On the other hand, the post-2008 decade of rising beef consumption has been led stimulated by a combination of rising incomes and trade liberalization, which has seen the lowering of tariffs on Australian beef and a post-2008 re-entry of US beef into Japan's market.
At approximately 10.4kg, not only are Japanese are eating 12% more beef per capita in 2018 than they did in 2008. More importantly, the quality and location of their consumption also changed. From 60% in 1998, the proportion of beef consumed at home has fallen to 32%. 63% of beef is now consumed in restaurants.
A combination of falling personal incomes and flat population growth made beef consumption fall from its 1.563 million tonne peak in 2000 and languish at just under 1.2 million tonnes from 2004 through 2008. Over 8% of beef's 12% post-2008 consumption increase occurred happening after 2015 -and those factors behind this recent beef demand acceleration imply that an important market inflection point has been reached.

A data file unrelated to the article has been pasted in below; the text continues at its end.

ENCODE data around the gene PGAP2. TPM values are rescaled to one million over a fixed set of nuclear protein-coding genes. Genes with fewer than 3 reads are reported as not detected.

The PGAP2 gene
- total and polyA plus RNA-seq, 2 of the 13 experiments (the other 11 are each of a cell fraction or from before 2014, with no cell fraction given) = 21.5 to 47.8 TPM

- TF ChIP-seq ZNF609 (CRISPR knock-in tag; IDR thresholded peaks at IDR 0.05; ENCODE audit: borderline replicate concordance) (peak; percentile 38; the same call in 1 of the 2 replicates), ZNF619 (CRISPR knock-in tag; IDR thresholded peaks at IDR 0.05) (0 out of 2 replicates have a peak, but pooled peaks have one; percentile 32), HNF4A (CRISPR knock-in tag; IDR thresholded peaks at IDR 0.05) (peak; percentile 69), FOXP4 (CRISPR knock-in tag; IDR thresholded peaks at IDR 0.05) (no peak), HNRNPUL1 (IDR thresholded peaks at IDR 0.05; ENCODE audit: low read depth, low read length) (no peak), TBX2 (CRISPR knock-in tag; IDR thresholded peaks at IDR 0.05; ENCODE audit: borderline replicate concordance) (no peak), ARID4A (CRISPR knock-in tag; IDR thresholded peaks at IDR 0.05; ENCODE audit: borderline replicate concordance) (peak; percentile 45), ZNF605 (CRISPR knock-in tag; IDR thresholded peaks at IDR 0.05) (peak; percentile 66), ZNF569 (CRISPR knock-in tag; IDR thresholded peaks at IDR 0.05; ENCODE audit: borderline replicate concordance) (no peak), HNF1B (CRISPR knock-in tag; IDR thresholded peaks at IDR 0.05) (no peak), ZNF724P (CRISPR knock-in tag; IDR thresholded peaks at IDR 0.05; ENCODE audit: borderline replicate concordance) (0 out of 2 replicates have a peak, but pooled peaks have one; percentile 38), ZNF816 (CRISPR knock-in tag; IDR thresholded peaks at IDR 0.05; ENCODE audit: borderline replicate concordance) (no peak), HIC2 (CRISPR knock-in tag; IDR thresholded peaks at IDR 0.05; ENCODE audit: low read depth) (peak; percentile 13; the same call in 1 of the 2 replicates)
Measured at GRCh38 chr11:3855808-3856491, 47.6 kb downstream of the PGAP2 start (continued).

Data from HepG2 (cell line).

According to this year's USDA GAIN report on Japan's beef cattle sector, "The Japan Foodservice Association estimates that while overall foodservice sales increased 3% percent in 2017, Korean'style 'yakiniku' barbecue restaurants and "western'style" fast food (including hamburger restaurants) were the fasting growing market segments with sales growth of 7.8% and 6.6% respectively."
The report notes a "Rapid expansion of 'stand-up steak' restaurants, a new style of fast-casual dining in which patrons order steaks by the gram and eat them at stand-up countertops. Noting how they exclusively serve low cost imported beef, it concludes that "The proliferation of such restaurants has helped to shatter the consumer myth that quality steaks can only be eaten in expensive steakhouses."
Low cost, restaurant driven marketing does more than merely boost consumption or change where Japanese eat beef: From 2015 when these new restaurants took off through 2017, beef imports jumped 15.6% in two years, from 707,000 tonnes to 817,000 tonnes in 2017. It was Japan's highest beef consumption and beef import volume since 2003 and its population is slightly lower today.